Counseling psychology professor named 'Woman of the Year'

woman holding a framed certificate

Bianca Bernstein, professor of counseling and counseling psychology in ASU's School of Letters and Sciences, has been named the 2014 Woman of the Year by the American Psychological Association.

Bernstein received the award at the association's annual conference, on Aug. 8, in Washington, D.C. The association's Division 17 Section for the Advancement of Women specifically recognized Bernstein for her contribution to the advancement of women in psychology and other scientific professions.

“I am truly honored to receive this award,” Bernstein said. “Applying psychological science to the educational and career advancement of women and underrepresented minorities has been my passion and privilege. Now to have my work recognized by my professional community in this special way is a wonderful bonus.”

The American Psychological Association is the largest scientific and professional organization representing psychology in the United States. The association is the world's largest association of psychologists, with nearly 130,000 researchers, educators, clinicians, consultants and students as its members.

“Bianca has been an exceptional mentor to graduate students and junior and mid-career faculty across many disciplines at ASU, and in every realm of her professional life,” said Duane Roen, assistant vice provost for the University Academic Success Program and interim director of the School of Letters and Sciences. “The project management skills and commitment to meticulous research methods that she brings to her scholarship is evident in the success of her CareerWISE online coaching program, which has put ASU on the map as a go-to source for women in STEM fields anywhere in the world to learn communication skills and find thoughtful guidance.”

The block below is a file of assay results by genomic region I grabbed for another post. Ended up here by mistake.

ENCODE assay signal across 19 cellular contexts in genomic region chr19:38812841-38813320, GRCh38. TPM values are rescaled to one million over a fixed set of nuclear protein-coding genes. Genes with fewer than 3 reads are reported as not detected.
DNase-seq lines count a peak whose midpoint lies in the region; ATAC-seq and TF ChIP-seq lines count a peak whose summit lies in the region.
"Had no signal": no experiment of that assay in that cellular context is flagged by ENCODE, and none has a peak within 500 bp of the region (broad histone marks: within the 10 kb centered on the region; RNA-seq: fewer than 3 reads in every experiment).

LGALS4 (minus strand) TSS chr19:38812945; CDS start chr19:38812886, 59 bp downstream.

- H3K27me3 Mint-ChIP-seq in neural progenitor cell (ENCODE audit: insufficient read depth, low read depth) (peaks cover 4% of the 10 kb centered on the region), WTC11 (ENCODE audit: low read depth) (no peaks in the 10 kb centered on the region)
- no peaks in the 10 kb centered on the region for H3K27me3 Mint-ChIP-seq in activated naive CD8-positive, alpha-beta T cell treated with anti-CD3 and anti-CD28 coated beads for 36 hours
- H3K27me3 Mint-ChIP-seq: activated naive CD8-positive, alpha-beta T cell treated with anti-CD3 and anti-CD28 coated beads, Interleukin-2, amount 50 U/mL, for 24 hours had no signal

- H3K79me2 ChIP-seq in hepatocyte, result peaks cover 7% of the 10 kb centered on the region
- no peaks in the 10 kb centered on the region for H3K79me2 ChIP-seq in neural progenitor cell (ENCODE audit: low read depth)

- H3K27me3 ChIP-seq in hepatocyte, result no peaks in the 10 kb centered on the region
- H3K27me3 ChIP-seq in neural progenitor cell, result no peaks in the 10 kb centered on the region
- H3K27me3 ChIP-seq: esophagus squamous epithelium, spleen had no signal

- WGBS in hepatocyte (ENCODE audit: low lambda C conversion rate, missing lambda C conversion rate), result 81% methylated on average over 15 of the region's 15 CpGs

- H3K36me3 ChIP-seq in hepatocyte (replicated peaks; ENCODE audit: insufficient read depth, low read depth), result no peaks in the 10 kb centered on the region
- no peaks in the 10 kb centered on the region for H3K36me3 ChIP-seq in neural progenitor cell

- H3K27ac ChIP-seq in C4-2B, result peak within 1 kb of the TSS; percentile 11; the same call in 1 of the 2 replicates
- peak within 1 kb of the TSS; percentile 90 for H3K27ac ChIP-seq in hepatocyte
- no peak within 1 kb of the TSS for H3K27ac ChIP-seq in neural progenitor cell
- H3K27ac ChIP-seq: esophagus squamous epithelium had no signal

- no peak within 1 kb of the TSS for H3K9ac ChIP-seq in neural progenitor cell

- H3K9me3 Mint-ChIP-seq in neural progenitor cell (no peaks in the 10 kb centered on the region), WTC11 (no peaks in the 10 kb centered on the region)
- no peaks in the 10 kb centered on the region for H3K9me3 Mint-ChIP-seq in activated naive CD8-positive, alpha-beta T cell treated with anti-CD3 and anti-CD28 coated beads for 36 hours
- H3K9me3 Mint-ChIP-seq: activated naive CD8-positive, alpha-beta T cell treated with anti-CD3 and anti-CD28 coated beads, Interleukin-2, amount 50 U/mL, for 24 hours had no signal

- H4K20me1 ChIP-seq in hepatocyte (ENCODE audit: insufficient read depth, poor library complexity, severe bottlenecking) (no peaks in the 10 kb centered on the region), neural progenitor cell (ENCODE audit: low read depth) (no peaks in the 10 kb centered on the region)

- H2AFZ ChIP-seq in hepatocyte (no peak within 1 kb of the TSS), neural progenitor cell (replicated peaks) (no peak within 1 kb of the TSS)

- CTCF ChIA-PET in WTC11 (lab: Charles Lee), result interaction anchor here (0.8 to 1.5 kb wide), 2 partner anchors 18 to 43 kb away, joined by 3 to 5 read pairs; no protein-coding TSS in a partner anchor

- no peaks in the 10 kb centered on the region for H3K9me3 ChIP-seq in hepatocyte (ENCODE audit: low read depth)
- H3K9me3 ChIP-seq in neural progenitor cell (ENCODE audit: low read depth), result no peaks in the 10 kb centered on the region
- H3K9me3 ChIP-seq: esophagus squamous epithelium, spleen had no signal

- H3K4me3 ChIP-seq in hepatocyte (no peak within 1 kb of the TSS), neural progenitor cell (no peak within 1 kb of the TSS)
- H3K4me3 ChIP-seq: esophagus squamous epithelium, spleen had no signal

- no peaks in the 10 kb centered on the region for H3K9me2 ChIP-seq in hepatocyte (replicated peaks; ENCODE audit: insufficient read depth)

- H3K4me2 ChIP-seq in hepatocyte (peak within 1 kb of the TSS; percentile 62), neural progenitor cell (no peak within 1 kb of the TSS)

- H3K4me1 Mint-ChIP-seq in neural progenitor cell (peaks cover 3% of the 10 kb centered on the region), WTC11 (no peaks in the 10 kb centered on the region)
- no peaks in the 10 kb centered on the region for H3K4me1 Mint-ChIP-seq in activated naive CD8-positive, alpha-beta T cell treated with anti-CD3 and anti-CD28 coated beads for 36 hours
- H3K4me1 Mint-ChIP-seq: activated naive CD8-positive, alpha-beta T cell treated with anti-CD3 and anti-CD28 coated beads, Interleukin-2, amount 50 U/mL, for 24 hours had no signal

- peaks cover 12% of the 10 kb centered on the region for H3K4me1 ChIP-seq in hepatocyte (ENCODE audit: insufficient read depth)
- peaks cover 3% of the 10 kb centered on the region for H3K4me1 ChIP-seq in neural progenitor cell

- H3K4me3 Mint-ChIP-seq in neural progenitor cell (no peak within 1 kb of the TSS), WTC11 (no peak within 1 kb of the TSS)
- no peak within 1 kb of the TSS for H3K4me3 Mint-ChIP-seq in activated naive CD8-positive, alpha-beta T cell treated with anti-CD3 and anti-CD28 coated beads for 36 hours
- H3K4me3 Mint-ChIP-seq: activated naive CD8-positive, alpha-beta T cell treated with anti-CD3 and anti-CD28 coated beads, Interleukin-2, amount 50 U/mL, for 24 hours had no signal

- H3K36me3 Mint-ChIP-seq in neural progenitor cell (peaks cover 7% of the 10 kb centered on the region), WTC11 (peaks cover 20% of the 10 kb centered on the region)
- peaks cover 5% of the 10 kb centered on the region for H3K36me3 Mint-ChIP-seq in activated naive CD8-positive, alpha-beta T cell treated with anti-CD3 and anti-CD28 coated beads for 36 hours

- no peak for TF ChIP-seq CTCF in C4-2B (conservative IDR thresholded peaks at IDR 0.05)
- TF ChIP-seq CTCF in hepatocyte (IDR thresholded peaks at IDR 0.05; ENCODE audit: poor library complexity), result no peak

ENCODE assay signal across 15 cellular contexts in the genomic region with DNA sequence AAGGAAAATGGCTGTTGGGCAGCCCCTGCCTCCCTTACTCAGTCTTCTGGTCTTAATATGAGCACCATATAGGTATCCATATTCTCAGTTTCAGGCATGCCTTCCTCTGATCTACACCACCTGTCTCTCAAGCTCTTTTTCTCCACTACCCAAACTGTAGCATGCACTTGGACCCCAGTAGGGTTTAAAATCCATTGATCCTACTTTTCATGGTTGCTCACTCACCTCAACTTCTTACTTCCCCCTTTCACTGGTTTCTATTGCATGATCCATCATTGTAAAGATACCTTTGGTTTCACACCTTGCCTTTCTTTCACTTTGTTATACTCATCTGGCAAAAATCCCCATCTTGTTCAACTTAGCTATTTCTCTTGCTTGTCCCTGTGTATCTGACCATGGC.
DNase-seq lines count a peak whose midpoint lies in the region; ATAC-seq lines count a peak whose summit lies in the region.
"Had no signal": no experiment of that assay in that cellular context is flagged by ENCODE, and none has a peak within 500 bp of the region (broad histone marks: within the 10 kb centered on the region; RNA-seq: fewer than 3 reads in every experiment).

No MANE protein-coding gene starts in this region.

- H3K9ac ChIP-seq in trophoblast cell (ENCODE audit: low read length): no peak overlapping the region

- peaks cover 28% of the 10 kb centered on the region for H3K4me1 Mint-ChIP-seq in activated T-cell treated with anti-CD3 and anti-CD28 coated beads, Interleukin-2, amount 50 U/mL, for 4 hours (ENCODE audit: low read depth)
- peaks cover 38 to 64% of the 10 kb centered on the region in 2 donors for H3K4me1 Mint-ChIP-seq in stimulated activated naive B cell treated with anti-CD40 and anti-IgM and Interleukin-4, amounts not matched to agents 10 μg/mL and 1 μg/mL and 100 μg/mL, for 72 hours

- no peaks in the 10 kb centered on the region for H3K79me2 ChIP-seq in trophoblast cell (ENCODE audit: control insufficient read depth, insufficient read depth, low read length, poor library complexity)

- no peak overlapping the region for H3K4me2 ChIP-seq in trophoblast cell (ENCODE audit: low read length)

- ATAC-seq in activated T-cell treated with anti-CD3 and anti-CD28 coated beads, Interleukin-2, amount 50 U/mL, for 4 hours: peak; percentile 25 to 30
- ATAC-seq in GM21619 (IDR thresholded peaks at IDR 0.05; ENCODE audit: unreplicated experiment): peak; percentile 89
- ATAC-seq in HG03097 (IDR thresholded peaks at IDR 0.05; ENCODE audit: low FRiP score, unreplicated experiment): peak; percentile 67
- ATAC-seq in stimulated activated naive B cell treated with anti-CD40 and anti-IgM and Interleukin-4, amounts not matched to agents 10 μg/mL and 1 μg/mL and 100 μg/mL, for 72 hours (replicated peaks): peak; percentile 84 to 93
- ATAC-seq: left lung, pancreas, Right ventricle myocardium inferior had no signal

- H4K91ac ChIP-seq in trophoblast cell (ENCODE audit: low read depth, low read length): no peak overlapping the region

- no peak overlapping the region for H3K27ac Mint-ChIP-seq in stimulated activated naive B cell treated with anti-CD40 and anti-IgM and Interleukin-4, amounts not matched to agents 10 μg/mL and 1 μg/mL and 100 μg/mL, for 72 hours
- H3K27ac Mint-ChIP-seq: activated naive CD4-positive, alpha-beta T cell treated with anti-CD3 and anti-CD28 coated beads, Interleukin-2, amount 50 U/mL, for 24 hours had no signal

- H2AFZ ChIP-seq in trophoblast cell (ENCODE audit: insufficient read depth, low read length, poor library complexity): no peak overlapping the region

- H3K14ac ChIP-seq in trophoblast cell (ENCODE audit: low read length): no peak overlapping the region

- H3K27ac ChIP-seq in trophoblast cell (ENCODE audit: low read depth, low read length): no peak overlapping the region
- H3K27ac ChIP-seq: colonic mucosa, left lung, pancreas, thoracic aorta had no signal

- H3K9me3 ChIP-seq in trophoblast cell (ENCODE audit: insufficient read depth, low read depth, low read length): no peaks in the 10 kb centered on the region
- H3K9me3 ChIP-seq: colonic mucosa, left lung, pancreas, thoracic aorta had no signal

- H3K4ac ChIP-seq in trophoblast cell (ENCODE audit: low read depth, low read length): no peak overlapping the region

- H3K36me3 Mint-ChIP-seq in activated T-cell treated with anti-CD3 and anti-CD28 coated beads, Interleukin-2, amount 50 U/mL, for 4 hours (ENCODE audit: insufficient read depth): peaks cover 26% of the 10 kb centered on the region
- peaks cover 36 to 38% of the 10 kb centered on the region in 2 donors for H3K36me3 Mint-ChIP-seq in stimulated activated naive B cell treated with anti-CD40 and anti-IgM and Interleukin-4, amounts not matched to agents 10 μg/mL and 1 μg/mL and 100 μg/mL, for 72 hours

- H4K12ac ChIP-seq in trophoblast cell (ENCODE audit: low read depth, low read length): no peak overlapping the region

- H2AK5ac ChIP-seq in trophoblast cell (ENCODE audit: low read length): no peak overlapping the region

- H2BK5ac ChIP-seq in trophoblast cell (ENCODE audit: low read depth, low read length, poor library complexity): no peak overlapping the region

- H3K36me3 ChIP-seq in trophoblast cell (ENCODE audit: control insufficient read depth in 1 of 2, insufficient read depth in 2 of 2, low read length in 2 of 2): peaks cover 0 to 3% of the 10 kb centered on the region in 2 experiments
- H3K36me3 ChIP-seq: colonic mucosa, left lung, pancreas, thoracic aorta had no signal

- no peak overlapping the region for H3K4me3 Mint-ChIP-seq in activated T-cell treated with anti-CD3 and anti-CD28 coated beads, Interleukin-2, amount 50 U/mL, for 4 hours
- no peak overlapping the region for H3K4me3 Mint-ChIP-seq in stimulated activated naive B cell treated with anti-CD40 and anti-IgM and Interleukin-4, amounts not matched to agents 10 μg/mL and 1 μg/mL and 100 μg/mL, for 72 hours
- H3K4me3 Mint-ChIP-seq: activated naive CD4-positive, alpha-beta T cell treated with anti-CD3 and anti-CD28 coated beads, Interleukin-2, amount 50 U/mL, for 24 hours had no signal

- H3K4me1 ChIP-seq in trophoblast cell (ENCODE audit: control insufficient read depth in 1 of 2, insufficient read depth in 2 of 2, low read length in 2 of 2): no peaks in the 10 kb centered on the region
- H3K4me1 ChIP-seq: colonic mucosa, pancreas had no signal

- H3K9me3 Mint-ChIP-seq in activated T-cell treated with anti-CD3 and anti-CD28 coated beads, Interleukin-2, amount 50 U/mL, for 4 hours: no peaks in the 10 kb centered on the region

In addition to her teaching duties, Bernstein is principal investigator of the CareerWISE research program, supported by the National Science Foundation since 2006. Her over 200 publications and presentations, and over $3.6 million in external support, have focused on the application of psychological science to the career advancement of women and underrepresented minorities, and the development of effective learning environments for graduate education.

In her 27 years at ASU, Bernstein has served as the dean of ASU’s Graduate College, director of NSF’s Division of Graduate Education, leader of ASU’s extensive Preparing Future Faculty Program, innovator of ASU’s Preparing Future Professionals Program, president of the Western Association of Graduate Schools, member of the Board and Executive Committee of the Council of Graduate Schools and visiting scholar at the Carnegie Foundation for the Advancement of Teaching at Stanford University.

She has won a number of awards for her work on equity and inclusiveness, including the ASU Faculty Women's Association Outstanding Mentor Award, the ASU Faculty Women’s Association Achievement in Gender Equity Award, the ASU Black Caucus Award for Contributions to Diversity and the Arizona Governor’s Spirit of Excellence Award.

Bernstein holds a bachelor’s in psychology from the University of California at Berkeley and graduate degrees in counseling psychology from the University of California at Santa Barbara.